HEAVY continuous rain failed to dampen the protest at the gates of the Yorkshire Water Waste Water Treatment Works at Saltend today. Up to 90 people attended the event to demonstrate opposition to the foul odours from the site many of them wearing masks over their mouths to protect themselves from the stench, some even wore gas masks.
The protest was an accumulation of up to two weeks of obnoxious smells from the site which some have called the Hedon Pong, others the Saltend Stench but in reality the odours originate from the Yorkshire Water site: IT IS THE YORKSHIRE WATER STINK and it is abominable that the places we live are negatively labelled because of that water company’s foul odours.
Protester Terry Read from East Hull described the smells as “sickening; something that makes you feel ill, that sticks to your clothes and lingers in your home forcing you to close the windows.”
Despite the rain there was a great turnout today and local East Riding Councillor John Dennis explained through a microphone the response to the smells agreed by Yorkshire Water on Friday 24th July 2015 following a meeting with local ward and parish councillors, the local MP Graham Stuart and the company.
These are short, medium and long-term measures:
We are currently bringing approximately 17 tanker loads a day of healthy seed bacteria into the site from other waste water treatment works. We are also dosing additional chemicals. Both these actions will help to recover the biological treatment of the plant.
(John Dennis explained in his speech to the protesters that the current effluent load received at the site had been so great that the ‘friendly’ bacteria that effectively eats the odours had been promptly knocked out).
We are looking at permanent or interim solutions that can be delivered before the pea season next year to prevent odour problems. This includes pre-treatment at source in West Hull and additional dosing of chemicals.
(John Dennis: Pre-treatment processes will be agreed with Norbert Dentresangle – the pea factory previously known as Birds Eye – at the factory, before the effluent goes into the sewage system).
We are already on with investigations into multi-million pound long term investment in the site that will improve the capacity of the site over the next few years. This will ensure that the site can cope with increased
loads and can support the growth of the city of Hull.
(John Dennis: The senior Director at the meeting on Friday told us that Yorkshire Water would spend whatever is needed to upgrade the process and sort out the problem, even if that were to be in excess of the £17.5 million they have allocated over the next 5 years).
In addition Graham Stuart MP has written to the East Riding of Yorkshire Council as the responsible local authority asking them to consider financial penalties on Yorkshire Water if they do not prevent the smell from recurring.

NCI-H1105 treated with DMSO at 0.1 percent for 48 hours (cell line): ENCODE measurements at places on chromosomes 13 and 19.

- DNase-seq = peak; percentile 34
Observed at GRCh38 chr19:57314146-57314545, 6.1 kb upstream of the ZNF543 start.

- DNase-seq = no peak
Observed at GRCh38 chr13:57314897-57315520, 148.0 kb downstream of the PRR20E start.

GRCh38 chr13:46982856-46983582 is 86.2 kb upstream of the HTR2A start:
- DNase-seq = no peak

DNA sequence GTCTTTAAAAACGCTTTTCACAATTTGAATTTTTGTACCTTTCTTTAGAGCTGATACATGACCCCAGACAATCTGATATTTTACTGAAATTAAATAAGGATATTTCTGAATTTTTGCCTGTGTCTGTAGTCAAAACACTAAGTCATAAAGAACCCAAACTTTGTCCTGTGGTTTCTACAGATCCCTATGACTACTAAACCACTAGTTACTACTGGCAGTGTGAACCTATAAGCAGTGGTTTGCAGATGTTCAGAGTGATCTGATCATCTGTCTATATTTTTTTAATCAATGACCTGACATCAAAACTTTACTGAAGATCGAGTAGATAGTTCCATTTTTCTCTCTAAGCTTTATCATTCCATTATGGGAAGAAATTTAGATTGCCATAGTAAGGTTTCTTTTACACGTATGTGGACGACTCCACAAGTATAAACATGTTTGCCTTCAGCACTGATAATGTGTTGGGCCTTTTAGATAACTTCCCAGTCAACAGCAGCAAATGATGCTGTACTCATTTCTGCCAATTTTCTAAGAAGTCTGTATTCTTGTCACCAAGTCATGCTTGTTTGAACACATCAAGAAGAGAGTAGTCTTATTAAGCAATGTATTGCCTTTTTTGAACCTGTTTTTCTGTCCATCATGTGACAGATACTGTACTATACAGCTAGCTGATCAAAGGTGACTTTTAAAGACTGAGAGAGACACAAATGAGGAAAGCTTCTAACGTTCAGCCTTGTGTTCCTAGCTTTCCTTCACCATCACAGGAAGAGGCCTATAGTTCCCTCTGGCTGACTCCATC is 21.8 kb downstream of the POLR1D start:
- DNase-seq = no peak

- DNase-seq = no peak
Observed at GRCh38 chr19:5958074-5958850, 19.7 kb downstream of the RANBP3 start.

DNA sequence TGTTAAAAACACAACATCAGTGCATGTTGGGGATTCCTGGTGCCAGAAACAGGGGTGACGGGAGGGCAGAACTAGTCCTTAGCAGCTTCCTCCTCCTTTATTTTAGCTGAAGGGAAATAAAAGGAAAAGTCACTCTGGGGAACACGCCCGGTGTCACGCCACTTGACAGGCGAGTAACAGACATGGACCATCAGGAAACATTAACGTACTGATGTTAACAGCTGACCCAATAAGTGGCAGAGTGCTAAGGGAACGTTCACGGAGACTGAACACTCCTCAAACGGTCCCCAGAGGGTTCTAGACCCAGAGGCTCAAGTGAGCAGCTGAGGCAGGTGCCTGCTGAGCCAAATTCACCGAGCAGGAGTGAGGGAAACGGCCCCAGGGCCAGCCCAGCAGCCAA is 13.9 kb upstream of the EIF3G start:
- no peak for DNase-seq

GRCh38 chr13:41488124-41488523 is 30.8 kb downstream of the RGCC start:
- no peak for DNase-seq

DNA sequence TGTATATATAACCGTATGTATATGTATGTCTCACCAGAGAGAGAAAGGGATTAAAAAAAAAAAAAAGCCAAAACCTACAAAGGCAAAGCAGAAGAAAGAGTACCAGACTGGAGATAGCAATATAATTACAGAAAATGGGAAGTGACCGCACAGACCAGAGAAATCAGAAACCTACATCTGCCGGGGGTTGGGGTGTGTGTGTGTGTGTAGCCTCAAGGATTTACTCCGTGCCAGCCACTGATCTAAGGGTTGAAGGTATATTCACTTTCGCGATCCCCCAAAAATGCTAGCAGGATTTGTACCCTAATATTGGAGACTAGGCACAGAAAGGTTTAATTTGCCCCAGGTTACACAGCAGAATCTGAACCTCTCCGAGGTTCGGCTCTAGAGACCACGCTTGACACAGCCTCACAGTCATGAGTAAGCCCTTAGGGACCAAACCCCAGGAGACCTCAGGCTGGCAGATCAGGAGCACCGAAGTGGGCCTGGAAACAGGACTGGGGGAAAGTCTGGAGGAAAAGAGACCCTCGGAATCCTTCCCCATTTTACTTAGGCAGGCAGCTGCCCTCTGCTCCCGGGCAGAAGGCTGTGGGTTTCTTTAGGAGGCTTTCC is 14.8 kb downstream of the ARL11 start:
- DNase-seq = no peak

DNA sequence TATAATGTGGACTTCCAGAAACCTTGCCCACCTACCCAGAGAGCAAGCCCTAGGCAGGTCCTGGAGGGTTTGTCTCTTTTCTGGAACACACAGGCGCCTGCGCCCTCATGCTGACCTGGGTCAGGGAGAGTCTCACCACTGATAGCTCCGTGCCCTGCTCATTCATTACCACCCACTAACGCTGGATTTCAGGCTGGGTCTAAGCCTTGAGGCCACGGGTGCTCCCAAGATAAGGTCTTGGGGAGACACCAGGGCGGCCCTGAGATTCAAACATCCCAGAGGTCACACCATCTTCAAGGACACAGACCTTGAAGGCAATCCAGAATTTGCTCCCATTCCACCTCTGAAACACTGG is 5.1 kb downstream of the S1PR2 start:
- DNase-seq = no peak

Mr Stuart said, “People are sick and tired of having their lives blighted by the vile smell from the Saltend plant. It is unacceptable that they are unable to open their windows or sit out in the garden because Yorkshire Water can’t control the stench from their processing works.
“Yorkshire Water have to understand that this situation cannot simply be repeated year on year. I have written to East Riding Council to ask them how they will protect members of the public from unacceptable smells and specifically how they will hold Yorkshire Water to account so they are incentivised never to let this happen again.”
The same call for action is being supported in an online change.org petition being circulated by Bradley Robinson:
“For many years the general public have endured horrendous odours leaking from the Yorkshire water treatment plant located on Hedon road in Hull. Cases of the odours have been reported from as far away as six miles from the plant. This petition is intended to prompt The East Riding of Yorkshire council to immediately issue an abatement order on Yorkshire water as per the 1990 Environmental protection act which allows any person aggrieved by the existence of a statutory nuisance to seek an order from magistrates requiring the abatement or cessation of the nuisance, and to prohibit its recurrence. Please sign the petition if you, or your family living in the area have been affected by the odours leaking from the treatment plant.”
But above all, it is the actions today by those who attended the protest (thanks to organisers Alex Watts and Dave Freer) and all those who have lodged complaints that have kept this issue on the top of the politicians’ agenda and made the heads of Yorkshire Water aware that ‘enough is enough’ and there will be no going back to what existed before.
We wait to see what action takes place next… and whether residents will need to take action again themselves!
Many thanks to Rachel Cliffe for the photographs and for recording Councillor Dennis’ speech.